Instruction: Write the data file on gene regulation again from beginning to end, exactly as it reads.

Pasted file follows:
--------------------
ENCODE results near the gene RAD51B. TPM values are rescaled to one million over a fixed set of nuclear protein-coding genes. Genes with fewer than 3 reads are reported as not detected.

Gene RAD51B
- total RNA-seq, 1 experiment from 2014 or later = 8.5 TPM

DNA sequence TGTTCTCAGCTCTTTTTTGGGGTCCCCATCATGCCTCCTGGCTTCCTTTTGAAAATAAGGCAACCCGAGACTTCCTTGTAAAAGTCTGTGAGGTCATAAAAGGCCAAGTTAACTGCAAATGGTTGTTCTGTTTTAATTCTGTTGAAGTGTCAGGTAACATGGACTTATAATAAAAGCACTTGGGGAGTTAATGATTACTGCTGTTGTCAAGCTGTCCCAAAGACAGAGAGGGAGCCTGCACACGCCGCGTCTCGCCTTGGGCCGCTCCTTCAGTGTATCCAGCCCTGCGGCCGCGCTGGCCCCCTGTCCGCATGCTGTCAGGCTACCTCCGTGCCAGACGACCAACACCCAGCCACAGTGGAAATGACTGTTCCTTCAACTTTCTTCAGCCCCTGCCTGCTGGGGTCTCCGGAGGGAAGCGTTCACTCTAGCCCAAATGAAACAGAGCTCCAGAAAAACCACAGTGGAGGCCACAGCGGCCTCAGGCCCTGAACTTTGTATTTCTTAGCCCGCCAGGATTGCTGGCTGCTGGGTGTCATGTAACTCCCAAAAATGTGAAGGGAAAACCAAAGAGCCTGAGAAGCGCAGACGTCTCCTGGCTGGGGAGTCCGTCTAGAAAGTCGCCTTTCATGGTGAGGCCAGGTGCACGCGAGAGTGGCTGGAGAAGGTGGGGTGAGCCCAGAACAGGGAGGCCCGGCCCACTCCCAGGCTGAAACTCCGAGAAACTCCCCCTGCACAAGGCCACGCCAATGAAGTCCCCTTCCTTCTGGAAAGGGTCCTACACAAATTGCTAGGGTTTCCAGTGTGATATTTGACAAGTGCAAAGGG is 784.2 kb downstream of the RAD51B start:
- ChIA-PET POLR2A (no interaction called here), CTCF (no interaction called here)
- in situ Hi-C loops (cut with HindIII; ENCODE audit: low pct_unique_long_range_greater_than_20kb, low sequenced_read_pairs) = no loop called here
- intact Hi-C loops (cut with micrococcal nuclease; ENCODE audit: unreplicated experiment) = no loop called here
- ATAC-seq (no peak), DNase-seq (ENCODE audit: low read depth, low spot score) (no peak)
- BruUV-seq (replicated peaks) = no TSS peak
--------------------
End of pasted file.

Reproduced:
ENCODE results near the gene RAD51B. TPM values are rescaled to one million over a fixed set of nuclear protein-coding genes. Genes with fewer than 3 reads are reported as not detected.

Gene RAD51B
- total RNA-seq, 1 experiment from 2014 or later = 8.5 TPM

DNA sequence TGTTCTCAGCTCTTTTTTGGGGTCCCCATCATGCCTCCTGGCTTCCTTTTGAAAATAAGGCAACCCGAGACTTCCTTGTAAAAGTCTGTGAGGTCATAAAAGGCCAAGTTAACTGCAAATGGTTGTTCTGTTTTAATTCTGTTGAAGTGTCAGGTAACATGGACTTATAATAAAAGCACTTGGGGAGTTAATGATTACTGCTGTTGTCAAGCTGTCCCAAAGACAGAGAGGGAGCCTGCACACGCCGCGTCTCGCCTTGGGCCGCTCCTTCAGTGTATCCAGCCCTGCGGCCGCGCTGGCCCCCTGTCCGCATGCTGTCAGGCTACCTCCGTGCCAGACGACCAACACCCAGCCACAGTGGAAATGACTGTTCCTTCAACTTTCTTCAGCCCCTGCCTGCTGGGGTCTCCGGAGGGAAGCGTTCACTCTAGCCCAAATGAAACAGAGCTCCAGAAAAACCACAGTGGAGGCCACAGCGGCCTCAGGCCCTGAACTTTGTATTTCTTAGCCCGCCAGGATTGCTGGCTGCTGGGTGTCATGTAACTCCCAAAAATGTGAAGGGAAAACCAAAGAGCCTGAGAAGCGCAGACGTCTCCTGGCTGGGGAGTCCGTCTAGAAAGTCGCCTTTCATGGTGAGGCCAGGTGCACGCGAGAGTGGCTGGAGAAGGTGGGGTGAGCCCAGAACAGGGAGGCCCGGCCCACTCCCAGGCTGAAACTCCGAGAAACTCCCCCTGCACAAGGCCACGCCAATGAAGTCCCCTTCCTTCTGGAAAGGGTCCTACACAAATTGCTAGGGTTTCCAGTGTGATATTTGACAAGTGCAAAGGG is 784.2 kb downstream of the RAD51B start:
- ChIA-PET POLR2A (no interaction called here), CTCF (no interaction called here)
- in situ Hi-C loops (cut with HindIII; ENCODE audit: low pct_unique_long_range_greater_than_20kb, low sequenced_read_pairs) = no loop called here
- intact Hi-C loops (cut with micrococcal nuclease; ENCODE audit: unreplicated experiment) = no loop called here
- ATAC-seq (no peak), DNase-seq (ENCODE audit: low read depth, low spot score) (no peak)
- BruUV-seq (replicated peaks) = no TSS peak